Hyphenation algorithm

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A hyphenation algorithm is a set of rules, especially one codified for implementation in a computer program, that decides at which points a word can be broken over two lines with a hyphen. For example, a hyphenation algorithm might decide that impeachment can be broken as impeach-ment or im-peachment but not impe-achment.

One of the reasons for the complexity of the rules of word-breaking is that different "dialects" of English tend to differ on hyphenation[citation needed]: American English tends to work on sound, but British English tends to look to the origins of the word and then to sound. There are also a large number of exceptions, which further complicates matters.

Some rules of thumb can be found in the Major Keary's: "On Hyphenation – Anarchy of Pedantry."[1] Among the algorithmic approaches to hyphenation, the one implemented in the TeX typesetting system is widely used. It is thoroughly documented in the first two volumes of Computers and Typesetting and in Franklin Mark Liang's dissertation.[2] The aim of Liang's work was to get the algorithm as accurate as he practically could and to keep any exception dictionary small.

In TeX's original hyphenation patterns for American English, the exception list contains only 14 words.[3]

In TeX[edit]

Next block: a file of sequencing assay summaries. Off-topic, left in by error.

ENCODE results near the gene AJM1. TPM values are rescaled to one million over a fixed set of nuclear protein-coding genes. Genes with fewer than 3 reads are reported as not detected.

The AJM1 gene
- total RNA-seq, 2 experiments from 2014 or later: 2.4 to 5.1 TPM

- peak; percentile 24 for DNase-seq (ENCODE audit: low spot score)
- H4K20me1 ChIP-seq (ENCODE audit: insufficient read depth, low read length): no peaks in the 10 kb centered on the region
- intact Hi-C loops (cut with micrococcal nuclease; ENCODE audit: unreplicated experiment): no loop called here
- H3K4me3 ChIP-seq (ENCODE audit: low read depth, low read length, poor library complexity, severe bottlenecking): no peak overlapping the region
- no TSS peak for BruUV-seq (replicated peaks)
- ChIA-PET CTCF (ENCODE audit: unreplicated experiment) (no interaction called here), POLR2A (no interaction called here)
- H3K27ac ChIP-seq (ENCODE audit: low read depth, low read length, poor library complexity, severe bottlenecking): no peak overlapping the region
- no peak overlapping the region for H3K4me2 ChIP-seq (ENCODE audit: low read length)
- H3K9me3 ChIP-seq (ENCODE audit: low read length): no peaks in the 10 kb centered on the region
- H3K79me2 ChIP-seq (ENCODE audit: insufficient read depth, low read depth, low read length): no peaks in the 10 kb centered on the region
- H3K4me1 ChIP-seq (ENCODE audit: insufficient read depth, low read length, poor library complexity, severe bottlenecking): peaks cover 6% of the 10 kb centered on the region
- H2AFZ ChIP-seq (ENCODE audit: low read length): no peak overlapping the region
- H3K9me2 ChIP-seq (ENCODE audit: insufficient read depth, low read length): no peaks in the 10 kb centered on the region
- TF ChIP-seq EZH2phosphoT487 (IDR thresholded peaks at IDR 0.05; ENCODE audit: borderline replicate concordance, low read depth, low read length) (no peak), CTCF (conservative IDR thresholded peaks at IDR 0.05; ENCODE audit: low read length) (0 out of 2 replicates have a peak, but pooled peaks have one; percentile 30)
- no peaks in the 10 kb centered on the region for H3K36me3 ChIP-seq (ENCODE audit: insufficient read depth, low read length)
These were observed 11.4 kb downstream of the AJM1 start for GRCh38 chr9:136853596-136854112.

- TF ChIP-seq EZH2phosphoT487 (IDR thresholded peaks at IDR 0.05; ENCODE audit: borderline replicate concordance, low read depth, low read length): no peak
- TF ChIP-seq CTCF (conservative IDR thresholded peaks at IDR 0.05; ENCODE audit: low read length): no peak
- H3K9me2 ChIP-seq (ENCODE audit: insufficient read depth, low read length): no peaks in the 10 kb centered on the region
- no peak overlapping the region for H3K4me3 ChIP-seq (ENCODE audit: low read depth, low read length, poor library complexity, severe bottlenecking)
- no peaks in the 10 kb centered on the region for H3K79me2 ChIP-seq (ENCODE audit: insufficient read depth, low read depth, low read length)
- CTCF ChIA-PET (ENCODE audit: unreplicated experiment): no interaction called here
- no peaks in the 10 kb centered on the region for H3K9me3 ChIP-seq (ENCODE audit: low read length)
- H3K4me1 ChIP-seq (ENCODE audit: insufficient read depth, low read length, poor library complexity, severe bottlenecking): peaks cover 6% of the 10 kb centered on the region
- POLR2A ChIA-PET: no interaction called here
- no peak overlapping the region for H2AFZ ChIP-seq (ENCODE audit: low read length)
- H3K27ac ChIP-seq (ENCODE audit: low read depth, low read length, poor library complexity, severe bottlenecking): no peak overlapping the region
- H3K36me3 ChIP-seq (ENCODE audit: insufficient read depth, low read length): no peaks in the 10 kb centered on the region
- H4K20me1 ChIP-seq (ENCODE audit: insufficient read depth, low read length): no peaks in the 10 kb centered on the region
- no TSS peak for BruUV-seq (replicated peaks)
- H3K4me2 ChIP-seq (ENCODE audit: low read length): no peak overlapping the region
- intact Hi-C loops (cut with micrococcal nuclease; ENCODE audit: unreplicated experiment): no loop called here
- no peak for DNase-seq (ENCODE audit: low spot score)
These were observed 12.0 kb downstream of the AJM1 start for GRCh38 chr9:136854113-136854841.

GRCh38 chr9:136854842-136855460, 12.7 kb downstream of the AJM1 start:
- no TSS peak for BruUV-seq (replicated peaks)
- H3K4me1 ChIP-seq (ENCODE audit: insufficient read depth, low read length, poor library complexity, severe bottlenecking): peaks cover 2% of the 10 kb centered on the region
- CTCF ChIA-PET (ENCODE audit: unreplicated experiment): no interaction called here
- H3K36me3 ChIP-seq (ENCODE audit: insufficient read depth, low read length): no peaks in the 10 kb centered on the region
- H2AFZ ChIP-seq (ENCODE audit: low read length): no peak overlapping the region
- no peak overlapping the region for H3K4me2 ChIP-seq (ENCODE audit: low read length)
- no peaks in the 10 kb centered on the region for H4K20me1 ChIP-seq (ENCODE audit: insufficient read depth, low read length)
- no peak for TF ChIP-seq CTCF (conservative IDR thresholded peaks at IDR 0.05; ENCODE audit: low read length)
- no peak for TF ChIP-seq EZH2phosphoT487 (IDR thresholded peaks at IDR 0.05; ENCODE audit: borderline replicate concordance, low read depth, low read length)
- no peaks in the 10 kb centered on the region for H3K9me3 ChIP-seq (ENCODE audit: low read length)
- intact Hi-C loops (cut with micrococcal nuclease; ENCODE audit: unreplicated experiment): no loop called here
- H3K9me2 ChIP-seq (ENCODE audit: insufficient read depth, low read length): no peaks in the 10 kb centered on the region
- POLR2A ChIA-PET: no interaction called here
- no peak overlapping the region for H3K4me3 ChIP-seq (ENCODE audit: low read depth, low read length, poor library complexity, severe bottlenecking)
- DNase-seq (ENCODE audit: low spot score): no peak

Ports of the TeX hyphenation algorithm are available as libraries for several programming languages, including Haskell, JavaScript, Perl, PostScript, Python, Ruby, C#, and TeX can be made to show hyphens in the log by the command \showhyphens.

In LaTeX, hyphenation correction can be added by users by using:


The \hyphenation command declares allowed hyphenation points in which words is a list of words, separated by spaces, in which each hyphenation point is indicated by a - character. For example,

\hyphenation{fortran er-go-no-mic}

declares that in the current job "fortran" should not be hyphenated and that if "ergonomic" must be hyphenated, it will be at one of the indicated points.[4]

However, there are several limits. For example, the stock \hyphenation command accepts only ASCII letters by default and so it cannot be used to correct hyphenation for words with non-ASCII characters (like ä, é, ç), which are very common in almost all languages except English. Simple workarounds exist, however.[5][6]


  1. ^ Major Keary. "On Hyphenation - Anarchy of Pedantry". PC Update. Australia: Melbourne PC User Group. Archived from the original on March 10, 2005. Retrieved Oct 6, 2005.
  2. ^ Liang, Franklin Mark (Aug 1983), "Word Hy-phen-a-tion by Com-pu-ter", PhD dissertation, Stanford University Department of Computer Science, STAN-CS-83-977
  3. ^ "The Plain TeX hyphenation tables". Retrieved June 23, 2009.
  4. ^ "\hyphenation". Hypertext Help with LaTeX. Yale.
  5. ^ "Accented words aren't hyphenated". TeX FAQ.
  6. ^ "How does hyphenation work in TeX?". Tex FAQ.

External links[edit]